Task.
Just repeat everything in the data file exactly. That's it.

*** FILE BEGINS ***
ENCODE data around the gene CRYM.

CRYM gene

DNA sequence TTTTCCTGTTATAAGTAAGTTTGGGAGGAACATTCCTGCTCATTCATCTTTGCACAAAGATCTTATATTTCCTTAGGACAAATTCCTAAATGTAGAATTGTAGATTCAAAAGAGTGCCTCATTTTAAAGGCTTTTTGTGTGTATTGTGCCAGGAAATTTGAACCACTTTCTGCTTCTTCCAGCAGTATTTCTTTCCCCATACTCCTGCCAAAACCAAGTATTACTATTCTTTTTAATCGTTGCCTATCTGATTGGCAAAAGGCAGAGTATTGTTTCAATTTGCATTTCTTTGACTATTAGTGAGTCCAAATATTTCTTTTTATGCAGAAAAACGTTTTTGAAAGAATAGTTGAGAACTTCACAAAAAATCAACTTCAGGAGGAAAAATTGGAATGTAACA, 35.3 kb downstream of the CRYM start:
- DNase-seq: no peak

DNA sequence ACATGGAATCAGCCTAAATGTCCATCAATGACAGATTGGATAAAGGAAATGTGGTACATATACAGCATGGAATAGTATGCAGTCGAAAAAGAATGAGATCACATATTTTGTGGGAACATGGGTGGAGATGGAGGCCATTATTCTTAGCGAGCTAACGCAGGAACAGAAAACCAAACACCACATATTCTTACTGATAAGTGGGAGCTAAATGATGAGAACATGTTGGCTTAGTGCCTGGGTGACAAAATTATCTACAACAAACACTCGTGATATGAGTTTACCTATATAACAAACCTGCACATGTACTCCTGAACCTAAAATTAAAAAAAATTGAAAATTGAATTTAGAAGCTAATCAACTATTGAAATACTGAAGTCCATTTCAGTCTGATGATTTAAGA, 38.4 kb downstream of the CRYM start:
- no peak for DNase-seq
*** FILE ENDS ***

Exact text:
ENCODE data around the gene CRYM.

CRYM gene

DNA sequence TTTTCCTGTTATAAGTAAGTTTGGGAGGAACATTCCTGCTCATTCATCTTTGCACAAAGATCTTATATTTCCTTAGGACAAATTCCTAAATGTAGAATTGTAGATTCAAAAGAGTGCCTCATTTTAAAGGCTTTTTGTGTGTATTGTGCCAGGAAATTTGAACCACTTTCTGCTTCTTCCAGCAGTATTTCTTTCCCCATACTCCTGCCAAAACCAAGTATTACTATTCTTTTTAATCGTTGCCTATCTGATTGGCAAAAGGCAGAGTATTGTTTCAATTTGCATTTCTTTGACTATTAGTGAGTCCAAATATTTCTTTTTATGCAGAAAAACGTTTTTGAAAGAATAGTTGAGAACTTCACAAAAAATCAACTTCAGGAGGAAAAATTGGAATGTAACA, 35.3 kb downstream of the CRYM start:
- DNase-seq: no peak

DNA sequence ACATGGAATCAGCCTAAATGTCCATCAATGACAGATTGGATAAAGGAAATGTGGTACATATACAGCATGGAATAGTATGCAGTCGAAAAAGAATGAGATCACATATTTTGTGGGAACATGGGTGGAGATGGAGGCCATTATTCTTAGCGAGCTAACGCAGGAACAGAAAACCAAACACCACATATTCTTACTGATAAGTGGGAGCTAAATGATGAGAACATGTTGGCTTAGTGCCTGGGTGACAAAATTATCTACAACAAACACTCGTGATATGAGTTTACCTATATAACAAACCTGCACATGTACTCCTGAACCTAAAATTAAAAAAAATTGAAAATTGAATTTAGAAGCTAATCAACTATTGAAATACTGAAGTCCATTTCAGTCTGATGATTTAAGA, 38.4 kb downstream of the CRYM start:
- no peak for DNase-seq